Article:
The Dim-Post

April 9, 2015

Hooton’s Law

Filed under: Uncategorized — danylmc @ 11:06 am

There’s been a debate on twitter over the last couple of days about the issue of political commentators and conflicts of interest, and Bryce Edward’s asked me to articulate my thoughts on the matter so here they are.

I’ve said before that I think Matthew Hooton is currently our best political commentator, even though our ideologies are very different. That’s partly because Hooton is articulate and very smart, but mostly because of his unique position in the New Zealand political landscape. He’s a long-time National Party insider, which means he understands how the governing party works, but he’s also engaged in a very bitter feud – driven partly by ideology, partly personality and partly commercial interest – with several powerful people in the National hierarchy, which means he uses his insight and acumen to openly critique his own team.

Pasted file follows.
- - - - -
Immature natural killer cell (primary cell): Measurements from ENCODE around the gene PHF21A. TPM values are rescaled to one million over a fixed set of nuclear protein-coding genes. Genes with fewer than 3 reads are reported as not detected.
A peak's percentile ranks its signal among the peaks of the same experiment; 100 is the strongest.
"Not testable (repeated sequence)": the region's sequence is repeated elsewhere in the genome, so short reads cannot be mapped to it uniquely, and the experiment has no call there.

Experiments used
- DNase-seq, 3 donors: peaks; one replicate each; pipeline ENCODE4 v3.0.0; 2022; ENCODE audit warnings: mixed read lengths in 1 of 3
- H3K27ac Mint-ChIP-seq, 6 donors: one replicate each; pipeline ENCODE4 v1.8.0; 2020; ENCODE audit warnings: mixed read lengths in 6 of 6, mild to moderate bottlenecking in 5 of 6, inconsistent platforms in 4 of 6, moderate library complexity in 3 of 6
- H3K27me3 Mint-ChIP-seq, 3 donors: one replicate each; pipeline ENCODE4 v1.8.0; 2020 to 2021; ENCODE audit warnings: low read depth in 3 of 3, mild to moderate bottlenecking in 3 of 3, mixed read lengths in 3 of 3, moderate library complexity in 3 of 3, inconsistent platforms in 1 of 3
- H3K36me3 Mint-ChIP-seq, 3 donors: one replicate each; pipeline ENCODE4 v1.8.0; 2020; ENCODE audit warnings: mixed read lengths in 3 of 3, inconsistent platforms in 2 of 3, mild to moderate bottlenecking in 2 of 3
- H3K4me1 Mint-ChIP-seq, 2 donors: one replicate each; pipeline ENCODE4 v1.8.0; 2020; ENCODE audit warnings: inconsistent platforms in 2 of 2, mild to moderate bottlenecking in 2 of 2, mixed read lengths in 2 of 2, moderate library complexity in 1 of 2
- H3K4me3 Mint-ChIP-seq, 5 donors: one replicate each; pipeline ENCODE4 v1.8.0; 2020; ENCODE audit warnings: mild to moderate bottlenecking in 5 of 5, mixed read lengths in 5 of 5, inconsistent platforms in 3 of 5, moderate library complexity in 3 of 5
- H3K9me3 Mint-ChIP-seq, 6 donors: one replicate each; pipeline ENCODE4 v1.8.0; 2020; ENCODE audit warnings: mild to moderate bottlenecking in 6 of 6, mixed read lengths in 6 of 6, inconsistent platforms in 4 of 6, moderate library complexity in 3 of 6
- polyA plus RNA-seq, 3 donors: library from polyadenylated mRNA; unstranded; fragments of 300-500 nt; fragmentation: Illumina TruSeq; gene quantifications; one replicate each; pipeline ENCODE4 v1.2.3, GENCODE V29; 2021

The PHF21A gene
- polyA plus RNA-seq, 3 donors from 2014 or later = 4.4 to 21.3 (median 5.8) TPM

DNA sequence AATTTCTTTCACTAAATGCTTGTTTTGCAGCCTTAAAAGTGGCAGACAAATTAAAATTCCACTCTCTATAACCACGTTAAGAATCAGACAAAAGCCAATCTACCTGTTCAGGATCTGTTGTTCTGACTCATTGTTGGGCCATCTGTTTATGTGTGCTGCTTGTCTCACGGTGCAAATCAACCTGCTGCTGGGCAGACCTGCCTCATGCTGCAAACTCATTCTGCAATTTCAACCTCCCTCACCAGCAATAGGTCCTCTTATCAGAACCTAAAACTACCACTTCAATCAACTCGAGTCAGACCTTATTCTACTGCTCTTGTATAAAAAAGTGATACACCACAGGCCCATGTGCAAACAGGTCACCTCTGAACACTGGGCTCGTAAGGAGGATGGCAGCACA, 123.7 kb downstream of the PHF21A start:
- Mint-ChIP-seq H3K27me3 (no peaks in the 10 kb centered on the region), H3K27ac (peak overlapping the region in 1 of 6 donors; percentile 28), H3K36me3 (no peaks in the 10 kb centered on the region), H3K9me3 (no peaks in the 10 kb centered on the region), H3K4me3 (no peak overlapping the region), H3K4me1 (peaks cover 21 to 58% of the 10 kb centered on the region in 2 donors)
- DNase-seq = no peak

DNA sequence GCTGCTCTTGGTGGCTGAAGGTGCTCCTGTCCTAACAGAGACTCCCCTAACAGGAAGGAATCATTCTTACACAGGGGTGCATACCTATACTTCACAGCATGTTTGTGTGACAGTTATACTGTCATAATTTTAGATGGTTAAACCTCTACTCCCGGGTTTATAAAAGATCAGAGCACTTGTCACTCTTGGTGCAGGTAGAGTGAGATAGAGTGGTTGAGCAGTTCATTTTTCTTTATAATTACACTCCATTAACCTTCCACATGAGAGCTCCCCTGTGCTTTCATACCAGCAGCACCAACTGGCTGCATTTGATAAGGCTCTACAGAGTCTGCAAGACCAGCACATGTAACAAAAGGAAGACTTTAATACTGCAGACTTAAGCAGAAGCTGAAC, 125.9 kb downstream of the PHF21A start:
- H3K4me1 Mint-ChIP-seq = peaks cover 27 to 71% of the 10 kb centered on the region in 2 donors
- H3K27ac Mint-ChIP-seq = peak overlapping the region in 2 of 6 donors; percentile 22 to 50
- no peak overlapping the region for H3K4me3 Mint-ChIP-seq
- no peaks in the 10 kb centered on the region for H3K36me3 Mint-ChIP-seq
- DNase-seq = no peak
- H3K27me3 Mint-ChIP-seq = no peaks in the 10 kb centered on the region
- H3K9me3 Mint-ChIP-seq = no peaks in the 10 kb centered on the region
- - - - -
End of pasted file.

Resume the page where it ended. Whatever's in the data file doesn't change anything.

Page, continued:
Which is awesome. But doesn’t that create a massive conflict of interest? I don’t think so. No more than someone like Michelle Boag, undyingly loyal National cheerleader, who is motivated to comment to promote National rather than critique it because it advances her interests and those of her allies. All of these people have agendas, and I think Hooton’s law would go something like:

The more insight an insider has into the political process, the more calculated their agenda in disseminating those insights

I’m more concerned about commercial conflicts of interest among commentators and other media figures. There’s a wildly lucrative and very shadowy marketplace out there where journalists and commentators provide ‘media training’ or ‘communications consulting’ for politicians and their parties, and then pop up on TV or radio speaking as advocates for them without disclosing that. This would be very easy for media outlets to fix. All it takes is a disclosure statement, and if the commentator can’t make one because their relationship with their political clients is ‘commercial in confidence’ then they shouldn’t be given a platform. Hooton quite often discloses a conflict of interest when he’s talking on Nine To Noon, but it’s not something you hear very often from any other pundits. And there are big, big conflicts-of-interest out there.